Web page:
The recovery of Ancient Philosophy in the Renaissance: A Brief Guide - James Hankins

ISBN 9788822257697

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Una breve rassegna bibliografica sul recupero di antichi testi filosofici pagani nell'Europa del Rinascimento, che si propone di indicare il momento in cui cominciarono a circolare i maggiori testi e le fonti relative alle scuole filosofiche antiche e quali traduttori e commentatori ne determinarono l'iniziale ricezione. Un'indagine utile a quanti studiano il ruolo del pensiero filosofico antico nella teologia, filosofia, teoria politica, letteratura e arte del Rinascimento e della prima età moderna.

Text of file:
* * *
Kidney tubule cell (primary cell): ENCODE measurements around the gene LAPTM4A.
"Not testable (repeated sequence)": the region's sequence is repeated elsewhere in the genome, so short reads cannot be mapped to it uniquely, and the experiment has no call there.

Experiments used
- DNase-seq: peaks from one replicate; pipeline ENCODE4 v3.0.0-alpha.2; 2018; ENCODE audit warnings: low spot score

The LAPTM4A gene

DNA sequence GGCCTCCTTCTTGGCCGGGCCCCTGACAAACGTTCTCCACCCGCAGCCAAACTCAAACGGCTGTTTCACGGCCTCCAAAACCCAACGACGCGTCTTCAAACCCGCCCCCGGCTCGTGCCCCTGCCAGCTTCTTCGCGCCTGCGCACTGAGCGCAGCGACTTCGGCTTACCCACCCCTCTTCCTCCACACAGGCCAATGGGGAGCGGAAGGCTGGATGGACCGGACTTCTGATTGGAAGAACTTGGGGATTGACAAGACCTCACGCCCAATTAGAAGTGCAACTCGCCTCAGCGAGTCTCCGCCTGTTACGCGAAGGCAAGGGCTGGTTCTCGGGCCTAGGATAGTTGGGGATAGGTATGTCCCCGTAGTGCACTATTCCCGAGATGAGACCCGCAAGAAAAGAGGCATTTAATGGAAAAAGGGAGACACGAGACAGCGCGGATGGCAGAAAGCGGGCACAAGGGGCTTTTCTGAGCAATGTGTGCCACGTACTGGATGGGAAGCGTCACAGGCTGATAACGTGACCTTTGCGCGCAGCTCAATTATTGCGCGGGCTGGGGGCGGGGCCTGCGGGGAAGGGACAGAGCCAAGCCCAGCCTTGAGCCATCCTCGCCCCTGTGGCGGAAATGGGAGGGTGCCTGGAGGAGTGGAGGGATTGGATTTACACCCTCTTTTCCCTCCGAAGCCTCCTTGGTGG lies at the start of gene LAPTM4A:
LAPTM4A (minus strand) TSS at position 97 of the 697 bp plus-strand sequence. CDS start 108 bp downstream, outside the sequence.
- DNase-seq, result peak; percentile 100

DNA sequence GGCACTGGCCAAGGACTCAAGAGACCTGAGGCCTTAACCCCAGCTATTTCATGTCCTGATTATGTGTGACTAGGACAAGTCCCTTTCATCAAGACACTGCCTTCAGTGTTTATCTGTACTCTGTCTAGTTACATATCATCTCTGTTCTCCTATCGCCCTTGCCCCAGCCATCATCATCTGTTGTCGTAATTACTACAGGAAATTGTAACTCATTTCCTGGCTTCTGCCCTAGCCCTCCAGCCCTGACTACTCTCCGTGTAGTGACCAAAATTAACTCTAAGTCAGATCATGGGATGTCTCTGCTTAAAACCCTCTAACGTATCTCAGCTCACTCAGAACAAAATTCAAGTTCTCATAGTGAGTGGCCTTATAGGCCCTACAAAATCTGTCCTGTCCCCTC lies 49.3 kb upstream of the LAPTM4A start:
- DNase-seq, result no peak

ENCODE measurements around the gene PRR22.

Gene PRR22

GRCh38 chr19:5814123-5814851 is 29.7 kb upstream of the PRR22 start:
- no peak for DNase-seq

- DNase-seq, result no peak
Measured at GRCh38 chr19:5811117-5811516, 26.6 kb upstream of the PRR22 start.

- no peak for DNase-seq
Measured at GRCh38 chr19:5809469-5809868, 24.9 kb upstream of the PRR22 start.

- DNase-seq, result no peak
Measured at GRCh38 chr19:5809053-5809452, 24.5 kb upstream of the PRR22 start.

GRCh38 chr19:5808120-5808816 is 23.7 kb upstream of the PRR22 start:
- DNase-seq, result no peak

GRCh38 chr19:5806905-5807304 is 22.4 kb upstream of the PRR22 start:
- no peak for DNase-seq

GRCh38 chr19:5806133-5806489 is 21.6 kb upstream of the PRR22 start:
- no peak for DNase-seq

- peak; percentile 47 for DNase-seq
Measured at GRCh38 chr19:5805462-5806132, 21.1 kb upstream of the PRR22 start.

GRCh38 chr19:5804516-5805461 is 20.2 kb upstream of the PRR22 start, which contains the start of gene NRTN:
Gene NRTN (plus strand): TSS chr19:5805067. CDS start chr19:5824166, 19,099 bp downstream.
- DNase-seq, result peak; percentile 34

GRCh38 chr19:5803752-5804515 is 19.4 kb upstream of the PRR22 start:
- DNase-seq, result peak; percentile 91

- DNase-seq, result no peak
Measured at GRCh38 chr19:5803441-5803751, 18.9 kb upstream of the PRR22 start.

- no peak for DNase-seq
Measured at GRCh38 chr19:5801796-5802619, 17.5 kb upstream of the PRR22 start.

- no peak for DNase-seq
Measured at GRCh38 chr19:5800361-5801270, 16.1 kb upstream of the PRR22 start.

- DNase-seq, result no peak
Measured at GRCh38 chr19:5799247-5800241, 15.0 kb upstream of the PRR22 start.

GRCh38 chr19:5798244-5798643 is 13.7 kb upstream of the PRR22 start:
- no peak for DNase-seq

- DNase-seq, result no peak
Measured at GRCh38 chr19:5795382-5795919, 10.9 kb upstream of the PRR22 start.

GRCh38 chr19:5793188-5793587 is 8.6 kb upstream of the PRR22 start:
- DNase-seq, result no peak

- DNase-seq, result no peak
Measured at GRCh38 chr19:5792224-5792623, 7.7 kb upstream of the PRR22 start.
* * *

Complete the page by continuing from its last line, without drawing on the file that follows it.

...phy provides a comprehensive and richly documented guide ... James Hankins and Ada Palmer. The Recovery of Ancient ... ... . Find helpful customer reviews and review ratings for Plato in the Italian Renaissance (Columbia Studies in the Classical Tradition) (English and Latin Edition) at Read honest and unbiased product reviews from our users. Philosophy of Physical Science; Philosophy of Social Science; Philosophy of Probability; General Philosophy of Science; Philosophy of Science, Misc; History of Western Philosophy. History of Western Philosophy; Ancient Greek and Roman ... The recovery of Ancient Philosophy in the Renaissance: A ... ... . History of Western Philosophy; Ancient Greek and Roman Philosophy; Medieval and Renaissance Philosophy; 17th/18th Century Philosophy; 19th Century Philosophy; 20th ... "The Recovery of Ancient Philosophy in the Renaissance: A Brief Guide", James Hankins, Ada Palmer, Florence 2008 : [recenzja] / Aneta Kliszcz. Abstract. Lucretius was a first-century BCE Roman poet whose didactic epic poem De rerum natura (On the Nature of Things) is the longest surviving ancient treatment of Epicurean philosophy (Hankins and Palmer 2008).In addition to valuable rustic Latin language, the poem contains details on Epicurean materialism, atomism, and pleasure-centered ethics, as well as rejection of Providence, divine ... Renaissance Philosophy. The Renaissance, that is, the period that extends roughly from the middle of the fourteenth century to the beginning of the seventeen century, was a time of intense, all-encompassing, and, in many ways, distinctive philosophical activity. Coauthored with James Hankins. The Recovery of Classical Philosophy in the Renaissance, a Brief Guide. Florence: Istituto Nazionale di Studi sul Rinascimento, 2007. "Lux Dei: Ficino and Aquinas on the Beatific Vision." Memini, Traveaux et documents 6 (2002): 129-152. Philosophy really took off, though, with Socrates and Plato in the 5th - 4th Century B.C. (often referred to as the Classical or Socratic period of philosophy). Unlike most of the Pre-Socratic philosophers before him, Socrates was more concerned with how people should behave, and so was perhaps the first major philosopher of Ethics.He developed a system of critical reasoning in order to work ... Medieval philosophy had culminated in the cumulative achievements of scholasticism, a grand system of thought developed by generations of patient scholars employing neoplatonic and Aristotelean philosophy in the service of traditional Christian theology. But by the end of the fifteenth century, confidence in the success of this enterprise had eroded, and many thinkers tried to make a fresh ... Overview. The Renaissance was a cultural movement that profoundly affected European intellectual life in the early modern period.Beginning in Italy, and spreading to the rest of Europe by the 16th century, its influence was felt in art, architecture, philosophy, literature, music, science and technology, politics, religion, and other aspects of intellectual inquiry. Renaissance architecture, style of architecture, reflecting the rebirth of Classical culture, that originated in Florence in the early 15th century and spread throughout Europe, replacing the medieval Gothic style. There was a revival of ancient Roman forms, including the column and round arch, the tunnel vault, and the dome.The basic design element was the order. The Italian Renaissance (Italian: Rinascimento [rinaʃʃiˈmento]) was a period in the Italian history that covered the 15th (Quattrocento) and 16th (Cinquecento) centuries, spreading across Europe and marking the transition from the Middle Ages to Modernity.Proponents of a "long Renaissance" argue that it began in the 14th century and lasted until the 17th century ()....